Back in October, comedian Hasan Minhaj's show Patriot Act on Netflix did a pretty thorough critique of Saudi Arabia and its leader Mohammad bin Salman, often referred to as MBS. Go watch it here:
It covers a lot of ground, from the death of Jamal Khashoggi to MBS's arresting of a bunch of his cousins to the catastrophic situation in Yemen... and the complicity of the US government and much of Silicon Valley who has taken Saudi money.
Not surprisingly, the Saudi government was not thrilled with this episode, or the fact that it was available via Netflix in the country. So, as first reported by the Financial Times (behind a paywall), and since reported in tons of other places, Netflix has agreed to pull that episode in Saudi Arabia in response to a "legal request."
Apparently, the "legal request" referenced a cybercrime law that says "production, preparation, transmission, or storage of material impinging on public order, religious values, public morals, and privacy, through the information network or computers" is a crime that can lead to imprisonment and fines. Cyber lese majeste, basically.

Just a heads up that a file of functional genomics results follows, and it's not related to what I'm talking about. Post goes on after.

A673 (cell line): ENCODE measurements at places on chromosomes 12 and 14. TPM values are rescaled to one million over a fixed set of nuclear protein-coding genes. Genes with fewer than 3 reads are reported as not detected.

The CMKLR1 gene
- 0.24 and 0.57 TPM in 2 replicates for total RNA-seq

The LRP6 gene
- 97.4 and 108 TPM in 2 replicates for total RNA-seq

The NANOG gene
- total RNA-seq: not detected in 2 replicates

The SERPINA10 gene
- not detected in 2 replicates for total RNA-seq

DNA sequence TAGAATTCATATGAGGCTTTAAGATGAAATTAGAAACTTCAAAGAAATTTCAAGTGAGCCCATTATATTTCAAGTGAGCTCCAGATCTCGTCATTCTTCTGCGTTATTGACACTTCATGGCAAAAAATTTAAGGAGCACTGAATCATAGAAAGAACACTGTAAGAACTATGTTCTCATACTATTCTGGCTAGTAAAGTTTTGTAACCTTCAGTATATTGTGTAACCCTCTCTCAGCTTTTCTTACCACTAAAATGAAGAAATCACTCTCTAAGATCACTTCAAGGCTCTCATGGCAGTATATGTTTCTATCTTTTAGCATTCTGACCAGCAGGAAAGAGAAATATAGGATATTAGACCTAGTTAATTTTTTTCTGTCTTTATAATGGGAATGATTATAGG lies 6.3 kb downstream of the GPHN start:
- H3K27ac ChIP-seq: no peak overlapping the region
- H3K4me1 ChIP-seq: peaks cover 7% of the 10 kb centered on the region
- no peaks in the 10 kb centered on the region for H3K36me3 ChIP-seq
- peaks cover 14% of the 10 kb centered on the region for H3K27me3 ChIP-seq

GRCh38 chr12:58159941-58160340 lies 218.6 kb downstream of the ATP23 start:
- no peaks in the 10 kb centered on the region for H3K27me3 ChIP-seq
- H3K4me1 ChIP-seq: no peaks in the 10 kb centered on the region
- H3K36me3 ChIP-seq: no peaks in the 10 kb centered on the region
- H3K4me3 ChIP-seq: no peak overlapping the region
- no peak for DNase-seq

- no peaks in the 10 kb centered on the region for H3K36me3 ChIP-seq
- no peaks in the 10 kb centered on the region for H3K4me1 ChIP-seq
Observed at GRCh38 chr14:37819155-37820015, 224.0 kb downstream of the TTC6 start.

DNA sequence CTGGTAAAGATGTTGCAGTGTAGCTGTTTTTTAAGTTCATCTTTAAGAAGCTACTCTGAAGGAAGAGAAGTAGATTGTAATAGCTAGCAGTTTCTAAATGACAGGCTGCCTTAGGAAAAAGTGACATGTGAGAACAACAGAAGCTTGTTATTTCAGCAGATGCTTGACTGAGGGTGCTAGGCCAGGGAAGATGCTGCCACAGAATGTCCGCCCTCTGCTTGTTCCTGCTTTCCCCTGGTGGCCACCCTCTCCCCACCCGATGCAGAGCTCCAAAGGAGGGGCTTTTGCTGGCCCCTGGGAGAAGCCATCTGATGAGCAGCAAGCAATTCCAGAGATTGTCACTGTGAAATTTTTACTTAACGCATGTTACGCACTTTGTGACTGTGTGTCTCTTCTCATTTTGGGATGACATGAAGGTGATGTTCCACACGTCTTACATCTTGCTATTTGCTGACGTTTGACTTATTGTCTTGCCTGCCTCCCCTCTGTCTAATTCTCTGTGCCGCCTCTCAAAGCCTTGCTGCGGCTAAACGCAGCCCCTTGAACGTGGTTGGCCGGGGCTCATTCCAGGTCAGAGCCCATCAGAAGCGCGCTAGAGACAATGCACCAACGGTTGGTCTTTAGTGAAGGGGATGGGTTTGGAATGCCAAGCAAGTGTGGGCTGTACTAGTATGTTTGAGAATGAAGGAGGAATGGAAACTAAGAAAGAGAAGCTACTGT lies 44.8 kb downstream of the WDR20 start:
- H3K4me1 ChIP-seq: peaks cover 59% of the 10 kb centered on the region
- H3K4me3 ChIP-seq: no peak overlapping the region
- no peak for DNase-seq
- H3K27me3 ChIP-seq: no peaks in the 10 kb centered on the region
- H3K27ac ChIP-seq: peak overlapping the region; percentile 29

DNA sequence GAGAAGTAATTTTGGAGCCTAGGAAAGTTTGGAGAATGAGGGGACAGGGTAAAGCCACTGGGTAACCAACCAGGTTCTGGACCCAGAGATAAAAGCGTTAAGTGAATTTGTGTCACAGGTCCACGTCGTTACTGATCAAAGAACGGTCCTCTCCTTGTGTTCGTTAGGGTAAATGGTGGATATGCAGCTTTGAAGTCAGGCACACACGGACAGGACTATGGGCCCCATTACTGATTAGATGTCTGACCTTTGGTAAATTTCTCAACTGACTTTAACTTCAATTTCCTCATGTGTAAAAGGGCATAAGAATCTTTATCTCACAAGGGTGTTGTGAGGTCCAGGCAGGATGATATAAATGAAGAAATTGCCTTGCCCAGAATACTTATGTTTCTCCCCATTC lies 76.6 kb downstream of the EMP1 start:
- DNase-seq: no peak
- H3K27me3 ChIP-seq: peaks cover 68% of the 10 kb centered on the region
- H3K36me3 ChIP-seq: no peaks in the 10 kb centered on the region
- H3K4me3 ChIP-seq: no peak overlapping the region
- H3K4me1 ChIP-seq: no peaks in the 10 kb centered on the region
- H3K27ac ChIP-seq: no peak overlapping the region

Not surprisingly, the move by Netflix is leading to tons of criticism directed at both Netflix and Saudi Arabia (but mostly at Netflix for caving).
Of course, this has also generated a lot more interest in that particular episode -- which, again, Netflix has left up on YouTube (and which, it appears, is still available via YouTube in Saudi Arabia). It is the Streisand Effect in action -- and, one might argue that Netflix knew that this was the likely outcome. As such, it not only gets to "avoid" whatever criminal punishment was being threatened by Saudi Arabia, but also gets more attention to this particular pointed criticism of MBS... and, as a side benefit, gets a lot more attention for its Patriot Act show.